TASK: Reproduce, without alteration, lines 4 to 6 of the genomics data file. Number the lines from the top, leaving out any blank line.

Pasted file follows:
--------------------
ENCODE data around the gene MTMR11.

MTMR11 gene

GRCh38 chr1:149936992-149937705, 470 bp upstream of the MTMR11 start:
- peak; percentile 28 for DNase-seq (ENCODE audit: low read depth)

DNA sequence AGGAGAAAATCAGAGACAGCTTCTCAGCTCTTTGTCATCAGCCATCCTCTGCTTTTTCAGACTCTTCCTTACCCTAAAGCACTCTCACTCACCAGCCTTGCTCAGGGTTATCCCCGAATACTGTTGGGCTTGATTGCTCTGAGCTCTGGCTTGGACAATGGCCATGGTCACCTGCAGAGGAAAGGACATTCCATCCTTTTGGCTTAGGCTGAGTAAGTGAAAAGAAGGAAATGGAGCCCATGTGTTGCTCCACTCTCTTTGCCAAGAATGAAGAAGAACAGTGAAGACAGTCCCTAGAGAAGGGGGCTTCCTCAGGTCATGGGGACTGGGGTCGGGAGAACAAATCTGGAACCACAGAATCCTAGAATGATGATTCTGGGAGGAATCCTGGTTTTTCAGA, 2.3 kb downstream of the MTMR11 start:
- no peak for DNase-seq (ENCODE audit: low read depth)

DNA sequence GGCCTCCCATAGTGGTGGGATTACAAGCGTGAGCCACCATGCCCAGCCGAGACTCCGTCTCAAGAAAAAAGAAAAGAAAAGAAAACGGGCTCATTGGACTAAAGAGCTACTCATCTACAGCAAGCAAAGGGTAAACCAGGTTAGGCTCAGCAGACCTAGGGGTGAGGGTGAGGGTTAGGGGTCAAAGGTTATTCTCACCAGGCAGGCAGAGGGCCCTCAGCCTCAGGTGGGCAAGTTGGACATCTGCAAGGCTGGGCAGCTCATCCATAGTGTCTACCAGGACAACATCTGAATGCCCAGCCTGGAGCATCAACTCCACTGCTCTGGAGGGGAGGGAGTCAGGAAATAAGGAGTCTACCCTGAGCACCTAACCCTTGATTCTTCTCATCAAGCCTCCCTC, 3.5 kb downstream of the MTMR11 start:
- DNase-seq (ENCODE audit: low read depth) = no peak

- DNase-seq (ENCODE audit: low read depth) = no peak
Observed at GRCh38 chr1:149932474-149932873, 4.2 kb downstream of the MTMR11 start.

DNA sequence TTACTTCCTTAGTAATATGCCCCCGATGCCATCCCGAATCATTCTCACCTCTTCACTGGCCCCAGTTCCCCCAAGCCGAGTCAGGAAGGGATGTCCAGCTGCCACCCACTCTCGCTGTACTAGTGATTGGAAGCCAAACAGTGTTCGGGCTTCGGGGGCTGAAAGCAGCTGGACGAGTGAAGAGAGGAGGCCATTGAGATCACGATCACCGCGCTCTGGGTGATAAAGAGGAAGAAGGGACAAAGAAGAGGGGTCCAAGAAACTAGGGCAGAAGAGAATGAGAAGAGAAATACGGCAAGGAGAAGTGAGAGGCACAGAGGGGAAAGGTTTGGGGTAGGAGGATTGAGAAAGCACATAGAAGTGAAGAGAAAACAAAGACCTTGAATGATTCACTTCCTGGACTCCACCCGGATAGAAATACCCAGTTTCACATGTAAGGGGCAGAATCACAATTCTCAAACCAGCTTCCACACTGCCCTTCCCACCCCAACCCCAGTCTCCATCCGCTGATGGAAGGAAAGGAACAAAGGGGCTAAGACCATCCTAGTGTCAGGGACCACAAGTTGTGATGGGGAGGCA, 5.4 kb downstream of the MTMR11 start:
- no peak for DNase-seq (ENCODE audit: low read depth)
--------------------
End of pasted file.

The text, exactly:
- peak; percentile 28 for DNase-seq (ENCODE audit: low read depth)

DNA sequence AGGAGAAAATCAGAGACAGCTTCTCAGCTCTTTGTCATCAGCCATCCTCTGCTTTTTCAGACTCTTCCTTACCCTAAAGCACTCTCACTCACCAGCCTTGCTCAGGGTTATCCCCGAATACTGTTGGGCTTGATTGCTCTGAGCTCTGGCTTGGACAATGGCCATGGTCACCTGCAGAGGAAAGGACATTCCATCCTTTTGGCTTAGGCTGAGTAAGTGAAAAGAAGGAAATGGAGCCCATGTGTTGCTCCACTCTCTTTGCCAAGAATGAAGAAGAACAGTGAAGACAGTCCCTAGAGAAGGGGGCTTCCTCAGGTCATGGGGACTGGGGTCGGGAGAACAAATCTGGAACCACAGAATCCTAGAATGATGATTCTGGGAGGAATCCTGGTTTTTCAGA, 2.3 kb downstream of the MTMR11 start:
- no peak for DNase-seq (ENCODE audit: low read depth)